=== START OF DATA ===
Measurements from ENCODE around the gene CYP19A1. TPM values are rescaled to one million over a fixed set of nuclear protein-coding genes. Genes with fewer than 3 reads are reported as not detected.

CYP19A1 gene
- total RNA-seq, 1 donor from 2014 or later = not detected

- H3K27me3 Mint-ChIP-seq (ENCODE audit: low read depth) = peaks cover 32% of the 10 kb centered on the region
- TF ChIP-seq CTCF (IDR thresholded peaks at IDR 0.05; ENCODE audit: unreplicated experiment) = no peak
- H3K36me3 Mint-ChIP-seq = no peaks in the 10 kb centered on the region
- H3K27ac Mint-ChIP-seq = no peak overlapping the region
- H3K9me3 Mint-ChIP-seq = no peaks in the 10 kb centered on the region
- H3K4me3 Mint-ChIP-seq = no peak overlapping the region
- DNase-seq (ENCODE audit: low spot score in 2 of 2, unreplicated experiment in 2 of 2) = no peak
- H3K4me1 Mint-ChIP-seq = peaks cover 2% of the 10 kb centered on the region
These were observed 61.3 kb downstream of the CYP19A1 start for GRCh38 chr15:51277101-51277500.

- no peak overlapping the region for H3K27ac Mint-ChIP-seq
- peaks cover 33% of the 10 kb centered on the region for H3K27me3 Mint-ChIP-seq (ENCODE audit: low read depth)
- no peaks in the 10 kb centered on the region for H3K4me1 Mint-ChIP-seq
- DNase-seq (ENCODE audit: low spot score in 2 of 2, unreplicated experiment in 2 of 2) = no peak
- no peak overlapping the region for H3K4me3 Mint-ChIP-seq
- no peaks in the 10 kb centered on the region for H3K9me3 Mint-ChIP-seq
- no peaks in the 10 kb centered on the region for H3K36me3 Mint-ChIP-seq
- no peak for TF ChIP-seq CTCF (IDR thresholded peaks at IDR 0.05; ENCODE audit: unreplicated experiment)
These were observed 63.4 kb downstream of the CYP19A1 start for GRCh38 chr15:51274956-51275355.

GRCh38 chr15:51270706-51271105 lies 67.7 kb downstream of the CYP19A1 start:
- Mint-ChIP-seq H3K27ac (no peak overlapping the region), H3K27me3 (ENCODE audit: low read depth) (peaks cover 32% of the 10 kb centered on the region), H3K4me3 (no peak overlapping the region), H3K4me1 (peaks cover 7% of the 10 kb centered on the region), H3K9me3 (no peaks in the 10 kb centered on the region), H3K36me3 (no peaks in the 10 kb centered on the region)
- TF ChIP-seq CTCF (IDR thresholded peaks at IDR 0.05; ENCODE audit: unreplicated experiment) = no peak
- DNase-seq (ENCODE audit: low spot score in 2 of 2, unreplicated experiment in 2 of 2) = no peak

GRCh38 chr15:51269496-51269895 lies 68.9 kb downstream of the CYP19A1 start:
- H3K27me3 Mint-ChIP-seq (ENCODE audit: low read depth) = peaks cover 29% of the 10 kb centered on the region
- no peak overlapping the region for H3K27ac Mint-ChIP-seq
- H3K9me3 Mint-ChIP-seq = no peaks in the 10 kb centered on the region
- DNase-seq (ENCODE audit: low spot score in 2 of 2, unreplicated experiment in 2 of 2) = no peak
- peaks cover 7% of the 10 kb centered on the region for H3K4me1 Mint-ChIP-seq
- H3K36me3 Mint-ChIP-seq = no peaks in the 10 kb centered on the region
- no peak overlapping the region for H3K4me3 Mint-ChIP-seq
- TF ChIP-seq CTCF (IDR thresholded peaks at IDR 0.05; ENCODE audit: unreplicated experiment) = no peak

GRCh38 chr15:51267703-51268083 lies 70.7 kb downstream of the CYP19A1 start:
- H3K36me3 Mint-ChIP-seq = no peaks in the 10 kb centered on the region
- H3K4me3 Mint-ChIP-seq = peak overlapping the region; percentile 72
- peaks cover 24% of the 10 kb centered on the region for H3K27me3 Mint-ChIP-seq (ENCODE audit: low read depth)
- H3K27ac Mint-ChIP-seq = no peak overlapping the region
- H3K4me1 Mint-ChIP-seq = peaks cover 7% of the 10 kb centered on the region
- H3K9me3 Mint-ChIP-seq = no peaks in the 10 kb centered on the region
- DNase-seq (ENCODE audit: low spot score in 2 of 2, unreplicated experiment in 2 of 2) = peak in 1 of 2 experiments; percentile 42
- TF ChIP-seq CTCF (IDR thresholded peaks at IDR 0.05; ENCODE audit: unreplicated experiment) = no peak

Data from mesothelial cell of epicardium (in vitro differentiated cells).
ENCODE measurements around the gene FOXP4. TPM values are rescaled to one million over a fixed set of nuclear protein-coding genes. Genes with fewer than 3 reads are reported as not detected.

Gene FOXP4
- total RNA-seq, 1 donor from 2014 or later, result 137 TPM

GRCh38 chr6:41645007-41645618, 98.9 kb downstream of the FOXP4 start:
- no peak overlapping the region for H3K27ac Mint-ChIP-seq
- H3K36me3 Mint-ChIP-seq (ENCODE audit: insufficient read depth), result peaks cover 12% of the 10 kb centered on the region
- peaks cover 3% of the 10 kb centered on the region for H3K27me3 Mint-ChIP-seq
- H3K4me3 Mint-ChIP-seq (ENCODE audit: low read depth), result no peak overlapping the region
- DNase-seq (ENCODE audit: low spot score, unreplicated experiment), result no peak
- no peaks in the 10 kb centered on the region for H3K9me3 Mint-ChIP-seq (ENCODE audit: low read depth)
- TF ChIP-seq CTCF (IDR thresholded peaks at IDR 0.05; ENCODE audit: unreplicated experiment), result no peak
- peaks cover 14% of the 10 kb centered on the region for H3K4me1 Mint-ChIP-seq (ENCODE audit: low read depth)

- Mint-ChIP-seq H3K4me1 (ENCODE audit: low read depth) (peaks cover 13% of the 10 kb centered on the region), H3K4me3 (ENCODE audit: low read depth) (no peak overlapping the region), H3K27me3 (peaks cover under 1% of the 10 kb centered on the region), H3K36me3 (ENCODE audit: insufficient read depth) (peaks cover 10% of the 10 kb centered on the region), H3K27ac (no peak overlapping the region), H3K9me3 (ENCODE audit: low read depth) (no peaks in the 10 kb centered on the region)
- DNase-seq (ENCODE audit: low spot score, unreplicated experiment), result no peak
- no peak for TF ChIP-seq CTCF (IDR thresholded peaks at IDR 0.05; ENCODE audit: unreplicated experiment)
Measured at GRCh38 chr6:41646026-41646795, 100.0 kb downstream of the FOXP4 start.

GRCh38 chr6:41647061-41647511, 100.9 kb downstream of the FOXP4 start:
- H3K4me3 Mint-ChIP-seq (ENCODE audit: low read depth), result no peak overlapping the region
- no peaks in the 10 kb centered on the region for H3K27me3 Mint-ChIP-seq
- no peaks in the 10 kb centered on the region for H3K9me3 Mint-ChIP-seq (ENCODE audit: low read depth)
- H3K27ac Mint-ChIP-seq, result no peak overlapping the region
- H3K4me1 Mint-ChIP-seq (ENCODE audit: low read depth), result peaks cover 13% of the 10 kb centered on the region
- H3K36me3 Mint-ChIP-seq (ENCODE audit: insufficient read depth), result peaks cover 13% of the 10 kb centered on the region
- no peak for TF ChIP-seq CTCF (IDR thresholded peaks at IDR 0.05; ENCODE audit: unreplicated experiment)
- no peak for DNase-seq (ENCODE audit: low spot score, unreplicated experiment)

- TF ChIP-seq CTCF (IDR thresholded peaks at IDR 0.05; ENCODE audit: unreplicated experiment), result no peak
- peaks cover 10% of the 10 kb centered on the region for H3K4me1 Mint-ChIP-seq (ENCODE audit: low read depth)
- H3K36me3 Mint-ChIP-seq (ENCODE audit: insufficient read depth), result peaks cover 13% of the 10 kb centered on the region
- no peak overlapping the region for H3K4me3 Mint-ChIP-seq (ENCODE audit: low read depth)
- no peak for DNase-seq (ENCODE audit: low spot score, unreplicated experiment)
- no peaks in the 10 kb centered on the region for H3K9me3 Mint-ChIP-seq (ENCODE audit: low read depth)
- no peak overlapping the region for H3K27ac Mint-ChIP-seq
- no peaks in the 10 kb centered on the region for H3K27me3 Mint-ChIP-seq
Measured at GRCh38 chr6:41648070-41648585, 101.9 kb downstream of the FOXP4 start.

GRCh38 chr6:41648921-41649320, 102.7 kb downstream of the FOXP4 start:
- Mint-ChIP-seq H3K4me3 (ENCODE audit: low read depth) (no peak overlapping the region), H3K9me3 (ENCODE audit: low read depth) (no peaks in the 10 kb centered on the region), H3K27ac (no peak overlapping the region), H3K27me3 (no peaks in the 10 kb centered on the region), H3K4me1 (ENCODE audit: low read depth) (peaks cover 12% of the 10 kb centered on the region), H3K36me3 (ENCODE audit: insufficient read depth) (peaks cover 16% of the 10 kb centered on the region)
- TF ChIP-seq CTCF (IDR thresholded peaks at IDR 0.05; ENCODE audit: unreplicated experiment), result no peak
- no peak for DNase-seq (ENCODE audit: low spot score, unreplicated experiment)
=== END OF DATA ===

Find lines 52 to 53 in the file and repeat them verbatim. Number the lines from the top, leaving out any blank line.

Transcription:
- H3K4me3 Mint-ChIP-seq (ENCODE audit: low read depth), result no peak overlapping the region
- DNase-seq (ENCODE audit: low spot score, unreplicated experiment), result no peak